The employment market place is hugely competitive
Richard Hewitt: Most universities we’re speaking to are keenly aware of the challenges the sector and their institutions are facing and are taking sometimes quite radical action. There are some which are being prevented from pushing for the reform that’s needed by internal politics and long-term appointments shoring up their positions. There is a lot of debt being carried in a number of institutions and those which are not recruiting to ensure their operations are run in a manner that doesn’t lose money will have to face the music sooner or later.
Q: Do you think a one-size-fits-all approach will work for all universities, or is a more holistic approach needed for each institution?
Sarah Shaw: Cross-departmental working is vital and it’s becoming increasingly important for university departments to operate as a single, joined-up unit instead of the traditional independent silos they’re used to. We’re also seeing universities running voluntary redundancy schemes and when staff accept these and leave, it’s created a vacuum in institutional memory which needs papering over in some way. For the most part, universities are turning to interim support to fill these gaps.
Michael Hewlett: There are many factors to consider when trying to attract the best-in-class candidates in the market, most importantly is that the recruiting institution needs to make the applicant feel that the role is an important part of their core business. This would give applying candidates the confidence that the recruiting institution understands the role, understands the candidate’s skills and moreover, is taking the recruitment process seriously.
Richard Hewitt: Every executive search assignment is a bespoke affair. While there are trends that are visible across the sector, the variables for each role are unique to each situation and the individual who works well for one institution, won’t necessarily work well for another.
Q: What tools are out there to ensure universities recruit the right people for them?
Sam Samarasekera: This might sound obvious, but nothing beats rolling up your sleeves and really looking into your institution’s strengths and weaknesses, budget allocations and plans for the future before getting into the recruitment process. Knowing where you are is the first step towards knowing where you need to be to succeed.
Every executive search assignment is a bespoke affair
Michael Hewlett: Recruitment of senior-level professional services staff in HE remains a challenge industry-wide, particularly sourcing and incentivising individuals currently operating outside of the HE sector. For universities to compete in attracting and retaining staff, universities should maximise their capability to attract professionals by offering clear career development and continued personal development programmes. The benefits offered by HEIs are compelling, and more should be made to publicise the working environment and staff benefits that an HEI can offer.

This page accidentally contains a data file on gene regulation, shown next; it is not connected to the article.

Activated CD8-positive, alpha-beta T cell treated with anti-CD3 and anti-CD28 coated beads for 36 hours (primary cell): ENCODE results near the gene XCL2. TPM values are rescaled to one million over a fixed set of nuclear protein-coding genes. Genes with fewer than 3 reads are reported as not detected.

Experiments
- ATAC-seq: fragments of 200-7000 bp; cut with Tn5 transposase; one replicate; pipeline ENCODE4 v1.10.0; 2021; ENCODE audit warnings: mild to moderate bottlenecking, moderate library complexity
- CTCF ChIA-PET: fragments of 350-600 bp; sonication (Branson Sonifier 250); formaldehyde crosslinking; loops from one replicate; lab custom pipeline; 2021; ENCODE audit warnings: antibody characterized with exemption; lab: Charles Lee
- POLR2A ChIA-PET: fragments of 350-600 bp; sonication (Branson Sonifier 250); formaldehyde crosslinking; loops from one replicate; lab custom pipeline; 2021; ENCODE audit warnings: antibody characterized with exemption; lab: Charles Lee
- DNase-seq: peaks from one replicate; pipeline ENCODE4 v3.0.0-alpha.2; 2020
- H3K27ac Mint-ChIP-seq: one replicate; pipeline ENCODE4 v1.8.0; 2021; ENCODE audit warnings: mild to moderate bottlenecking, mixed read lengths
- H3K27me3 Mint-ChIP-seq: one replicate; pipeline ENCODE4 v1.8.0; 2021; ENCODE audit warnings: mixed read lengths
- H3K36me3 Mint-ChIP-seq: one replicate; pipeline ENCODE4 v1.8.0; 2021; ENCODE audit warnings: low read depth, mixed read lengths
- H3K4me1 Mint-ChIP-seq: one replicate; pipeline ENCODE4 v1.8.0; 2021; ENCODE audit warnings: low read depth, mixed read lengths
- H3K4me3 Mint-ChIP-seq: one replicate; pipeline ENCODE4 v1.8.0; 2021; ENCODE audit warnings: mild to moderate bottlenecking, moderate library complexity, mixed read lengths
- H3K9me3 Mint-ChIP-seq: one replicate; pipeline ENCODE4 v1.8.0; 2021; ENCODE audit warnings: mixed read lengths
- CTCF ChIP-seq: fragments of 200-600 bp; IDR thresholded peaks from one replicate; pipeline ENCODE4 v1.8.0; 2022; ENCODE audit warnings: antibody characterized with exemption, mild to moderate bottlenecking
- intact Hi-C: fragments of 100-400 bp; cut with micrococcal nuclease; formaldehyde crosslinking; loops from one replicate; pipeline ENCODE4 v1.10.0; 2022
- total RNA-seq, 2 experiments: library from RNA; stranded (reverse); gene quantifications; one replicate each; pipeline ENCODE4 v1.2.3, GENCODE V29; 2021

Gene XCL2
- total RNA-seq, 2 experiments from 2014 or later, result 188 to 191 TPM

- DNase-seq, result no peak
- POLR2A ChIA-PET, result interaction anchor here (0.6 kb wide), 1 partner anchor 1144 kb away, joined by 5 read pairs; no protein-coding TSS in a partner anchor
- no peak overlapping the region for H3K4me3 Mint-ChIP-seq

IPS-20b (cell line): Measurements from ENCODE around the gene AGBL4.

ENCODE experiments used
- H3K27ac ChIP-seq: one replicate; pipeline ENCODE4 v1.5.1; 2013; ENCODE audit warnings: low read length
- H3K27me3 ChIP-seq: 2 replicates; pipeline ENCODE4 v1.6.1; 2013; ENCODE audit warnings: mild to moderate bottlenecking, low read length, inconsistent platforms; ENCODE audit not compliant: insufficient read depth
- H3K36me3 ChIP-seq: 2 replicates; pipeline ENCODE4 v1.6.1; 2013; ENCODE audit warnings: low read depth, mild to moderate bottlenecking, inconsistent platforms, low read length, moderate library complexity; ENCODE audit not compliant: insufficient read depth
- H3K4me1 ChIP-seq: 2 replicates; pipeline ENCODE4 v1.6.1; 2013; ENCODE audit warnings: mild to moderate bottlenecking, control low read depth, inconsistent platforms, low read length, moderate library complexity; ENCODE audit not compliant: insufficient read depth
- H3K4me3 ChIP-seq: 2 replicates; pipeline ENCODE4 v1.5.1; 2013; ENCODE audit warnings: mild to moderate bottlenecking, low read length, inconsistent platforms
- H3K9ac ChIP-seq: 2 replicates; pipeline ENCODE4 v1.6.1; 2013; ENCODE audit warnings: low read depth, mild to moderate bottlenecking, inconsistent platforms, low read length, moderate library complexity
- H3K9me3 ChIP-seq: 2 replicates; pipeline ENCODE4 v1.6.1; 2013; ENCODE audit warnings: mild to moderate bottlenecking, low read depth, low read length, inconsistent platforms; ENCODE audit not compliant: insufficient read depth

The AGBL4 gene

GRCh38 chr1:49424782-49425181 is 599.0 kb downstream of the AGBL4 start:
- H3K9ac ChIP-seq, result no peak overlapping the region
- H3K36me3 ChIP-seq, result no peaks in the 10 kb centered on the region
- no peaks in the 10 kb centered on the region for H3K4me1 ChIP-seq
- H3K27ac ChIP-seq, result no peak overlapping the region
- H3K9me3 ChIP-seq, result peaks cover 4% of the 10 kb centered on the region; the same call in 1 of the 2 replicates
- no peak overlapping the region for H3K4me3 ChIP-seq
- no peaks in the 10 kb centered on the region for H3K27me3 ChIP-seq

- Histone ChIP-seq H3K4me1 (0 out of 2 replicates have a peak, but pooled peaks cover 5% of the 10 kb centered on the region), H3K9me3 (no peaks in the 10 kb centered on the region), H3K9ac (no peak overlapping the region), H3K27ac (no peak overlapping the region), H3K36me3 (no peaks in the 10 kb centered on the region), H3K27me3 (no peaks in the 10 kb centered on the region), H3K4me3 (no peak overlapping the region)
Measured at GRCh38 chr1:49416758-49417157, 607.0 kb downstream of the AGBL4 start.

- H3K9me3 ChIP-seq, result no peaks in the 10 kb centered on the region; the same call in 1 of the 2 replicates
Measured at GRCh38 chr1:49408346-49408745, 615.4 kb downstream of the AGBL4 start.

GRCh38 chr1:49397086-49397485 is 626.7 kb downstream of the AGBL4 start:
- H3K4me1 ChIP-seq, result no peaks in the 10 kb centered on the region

Richard Hewitt: The best resource can be the faculty themselves. If a certain academic expertise is needed, the faculty in that area should know who the movers and shakers are. Where people have come from other institutions, talk to them about their former colleagues.
Q: How will Brexit impact HE staff recruitment?
Sarah Shaw: It’s difficult to attract EU academics because they are so unsure of the future visa situation. This is leading to gaps that interims are filling. Just like EU students may feel ‘less welcome’ in the UK after Brexit – staff and future possible employees will feel the same. Why come to the UK when they are welcomed with open arms in – say – Germany?
Michael Hewlett: We have yet to see any Brexit-related impact. I think many are waiting for the political and economic settlement to be reached and then the impact can be assessed. At the moment it seems individuals are adopting a ‘wait and see’ approach.
Richard Hewitt: Although there is a lot of negativity in the sector surrounding Brexit, it is likely to present an exciting opportunity in terms of recruitment. To recruit from outside the EU now is cumbersome and time-consuming to meet the visa sponsorship requirements. The UK is an attractive destination in the English-speaking world and there are many leading institutions in places like Australia, Canada and the US that could become far more accessible candidate pools once the EU bias is removed.